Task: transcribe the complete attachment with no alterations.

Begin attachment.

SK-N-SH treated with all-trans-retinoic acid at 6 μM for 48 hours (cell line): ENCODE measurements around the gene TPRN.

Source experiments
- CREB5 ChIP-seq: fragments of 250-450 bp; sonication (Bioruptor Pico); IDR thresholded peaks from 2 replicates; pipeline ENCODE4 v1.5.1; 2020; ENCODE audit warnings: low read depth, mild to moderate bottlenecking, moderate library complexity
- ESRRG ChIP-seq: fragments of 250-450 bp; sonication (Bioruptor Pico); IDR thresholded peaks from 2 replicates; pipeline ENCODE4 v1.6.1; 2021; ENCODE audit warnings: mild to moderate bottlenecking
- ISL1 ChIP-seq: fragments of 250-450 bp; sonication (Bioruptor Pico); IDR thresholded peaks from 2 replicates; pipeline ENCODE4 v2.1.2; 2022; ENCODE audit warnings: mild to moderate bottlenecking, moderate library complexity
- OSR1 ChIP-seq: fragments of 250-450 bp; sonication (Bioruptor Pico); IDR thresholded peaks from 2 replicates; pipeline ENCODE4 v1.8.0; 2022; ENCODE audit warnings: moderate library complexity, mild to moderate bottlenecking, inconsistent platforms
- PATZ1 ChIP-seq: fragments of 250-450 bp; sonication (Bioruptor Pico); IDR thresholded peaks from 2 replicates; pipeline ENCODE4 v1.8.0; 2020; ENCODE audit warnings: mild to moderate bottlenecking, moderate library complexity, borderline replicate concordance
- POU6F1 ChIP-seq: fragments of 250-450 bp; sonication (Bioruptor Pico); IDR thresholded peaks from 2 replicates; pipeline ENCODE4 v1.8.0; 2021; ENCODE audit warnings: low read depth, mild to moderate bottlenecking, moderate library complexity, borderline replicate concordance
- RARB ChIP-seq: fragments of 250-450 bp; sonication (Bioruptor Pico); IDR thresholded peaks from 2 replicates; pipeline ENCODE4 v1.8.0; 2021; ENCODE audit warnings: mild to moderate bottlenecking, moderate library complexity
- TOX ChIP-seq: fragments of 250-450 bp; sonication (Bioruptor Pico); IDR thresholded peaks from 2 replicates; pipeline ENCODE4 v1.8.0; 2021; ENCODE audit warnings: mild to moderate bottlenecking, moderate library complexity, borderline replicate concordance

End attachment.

SK-N-SH treated with all-trans-retinoic acid at 6 μM for 48 hours (cell line): ENCODE measurements around the gene TPRN.

Source experiments
- CREB5 ChIP-seq: fragments of 250-450 bp; sonication (Bioruptor Pico); IDR thresholded peaks from 2 replicates; pipeline ENCODE4 v1.5.1; 2020; ENCODE audit warnings: low read depth, mild to moderate bottlenecking, moderate library complexity
- ESRRG ChIP-seq: fragments of 250-450 bp; sonication (Bioruptor Pico); IDR thresholded peaks from 2 replicates; pipeline ENCODE4 v1.6.1; 2021; ENCODE audit warnings: mild to moderate bottlenecking
- ISL1 ChIP-seq: fragments of 250-450 bp; sonication (Bioruptor Pico); IDR thresholded peaks from 2 replicates; pipeline ENCODE4 v2.1.2; 2022; ENCODE audit warnings: mild to moderate bottlenecking, moderate library complexity
- OSR1 ChIP-seq: fragments of 250-450 bp; sonication (Bioruptor Pico); IDR thresholded peaks from 2 replicates; pipeline ENCODE4 v1.8.0; 2022; ENCODE audit warnings: moderate library complexity, mild to moderate bottlenecking, inconsistent platforms
- PATZ1 ChIP-seq: fragments of 250-450 bp; sonication (Bioruptor Pico); IDR thresholded peaks from 2 replicates; pipeline ENCODE4 v1.8.0; 2020; ENCODE audit warnings: mild to moderate bottlenecking, moderate library complexity, borderline replicate concordance
- POU6F1 ChIP-seq: fragments of 250-450 bp; sonication (Bioruptor Pico); IDR thresholded peaks from 2 replicates; pipeline ENCODE4 v1.8.0; 2021; ENCODE audit warnings: low read depth, mild to moderate bottlenecking, moderate library complexity, borderline replicate concordance
- RARB ChIP-seq: fragments of 250-450 bp; sonication (Bioruptor Pico); IDR thresholded peaks from 2 replicates; pipeline ENCODE4 v1.8.0; 2021; ENCODE audit warnings: mild to moderate bottlenecking, moderate library complexity
- TOX ChIP-seq: fragments of 250-450 bp; sonication (Bioruptor Pico); IDR thresholded peaks from 2 replicates; pipeline ENCODE4 v1.8.0; 2021; ENCODE audit warnings: mild to moderate bottlenecking, moderate library complexity, borderline replicate concordance